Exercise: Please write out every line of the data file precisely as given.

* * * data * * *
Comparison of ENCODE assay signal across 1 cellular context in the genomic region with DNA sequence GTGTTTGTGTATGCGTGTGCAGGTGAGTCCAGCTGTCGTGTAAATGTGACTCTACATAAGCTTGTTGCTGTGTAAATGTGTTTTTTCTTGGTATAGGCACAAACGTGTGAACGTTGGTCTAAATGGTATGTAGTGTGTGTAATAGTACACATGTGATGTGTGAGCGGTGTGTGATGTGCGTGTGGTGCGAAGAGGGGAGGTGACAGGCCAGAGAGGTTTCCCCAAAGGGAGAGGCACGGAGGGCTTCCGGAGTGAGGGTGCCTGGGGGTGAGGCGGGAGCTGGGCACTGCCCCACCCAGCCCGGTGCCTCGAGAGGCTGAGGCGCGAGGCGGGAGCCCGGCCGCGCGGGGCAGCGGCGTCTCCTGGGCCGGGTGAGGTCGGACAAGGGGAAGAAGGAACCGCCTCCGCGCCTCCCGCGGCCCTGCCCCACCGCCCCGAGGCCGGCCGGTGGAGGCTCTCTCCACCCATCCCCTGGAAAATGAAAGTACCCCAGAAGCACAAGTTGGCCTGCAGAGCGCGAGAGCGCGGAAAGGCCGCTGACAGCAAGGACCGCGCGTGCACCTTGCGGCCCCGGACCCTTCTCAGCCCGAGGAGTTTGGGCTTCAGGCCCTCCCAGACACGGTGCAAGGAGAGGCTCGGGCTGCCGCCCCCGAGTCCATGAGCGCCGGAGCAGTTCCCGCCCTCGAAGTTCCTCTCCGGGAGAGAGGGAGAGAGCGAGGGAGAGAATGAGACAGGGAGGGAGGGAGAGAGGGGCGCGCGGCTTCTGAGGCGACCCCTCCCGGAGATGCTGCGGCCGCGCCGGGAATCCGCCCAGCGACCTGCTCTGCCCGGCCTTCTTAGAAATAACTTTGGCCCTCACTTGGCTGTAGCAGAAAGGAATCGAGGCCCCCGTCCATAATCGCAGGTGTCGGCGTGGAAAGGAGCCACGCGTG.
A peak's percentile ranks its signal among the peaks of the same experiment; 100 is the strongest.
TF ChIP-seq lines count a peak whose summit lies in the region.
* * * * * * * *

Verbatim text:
Comparison of ENCODE assay signal across 1 cellular context in the genomic region with DNA sequence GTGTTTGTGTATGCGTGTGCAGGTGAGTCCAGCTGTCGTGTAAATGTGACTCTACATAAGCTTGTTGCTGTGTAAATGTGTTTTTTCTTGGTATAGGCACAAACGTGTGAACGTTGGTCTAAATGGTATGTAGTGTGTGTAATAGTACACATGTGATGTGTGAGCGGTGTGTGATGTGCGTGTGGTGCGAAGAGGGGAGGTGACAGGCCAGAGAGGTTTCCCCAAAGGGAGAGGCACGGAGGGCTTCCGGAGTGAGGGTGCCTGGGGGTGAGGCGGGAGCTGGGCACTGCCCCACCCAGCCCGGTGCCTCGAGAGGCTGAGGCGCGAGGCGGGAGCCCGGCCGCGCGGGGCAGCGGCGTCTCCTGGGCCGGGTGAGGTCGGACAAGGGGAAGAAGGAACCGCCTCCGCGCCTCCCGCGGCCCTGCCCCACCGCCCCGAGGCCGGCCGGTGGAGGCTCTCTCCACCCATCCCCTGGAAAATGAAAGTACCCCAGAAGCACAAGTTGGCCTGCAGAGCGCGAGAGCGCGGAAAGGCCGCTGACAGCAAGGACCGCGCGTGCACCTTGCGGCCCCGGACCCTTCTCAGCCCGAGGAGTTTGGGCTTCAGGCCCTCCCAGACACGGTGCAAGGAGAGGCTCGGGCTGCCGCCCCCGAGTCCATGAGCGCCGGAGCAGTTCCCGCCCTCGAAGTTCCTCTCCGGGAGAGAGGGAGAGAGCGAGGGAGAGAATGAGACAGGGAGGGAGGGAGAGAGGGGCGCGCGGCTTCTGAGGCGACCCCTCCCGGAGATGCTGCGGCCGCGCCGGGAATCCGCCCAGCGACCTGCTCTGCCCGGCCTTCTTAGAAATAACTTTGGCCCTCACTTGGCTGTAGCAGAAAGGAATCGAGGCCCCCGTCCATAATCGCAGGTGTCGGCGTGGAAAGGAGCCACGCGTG.
A peak's percentile ranks its signal among the peaks of the same experiment; 100 is the strongest.
TF ChIP-seq lines count a peak whose summit lies in the region.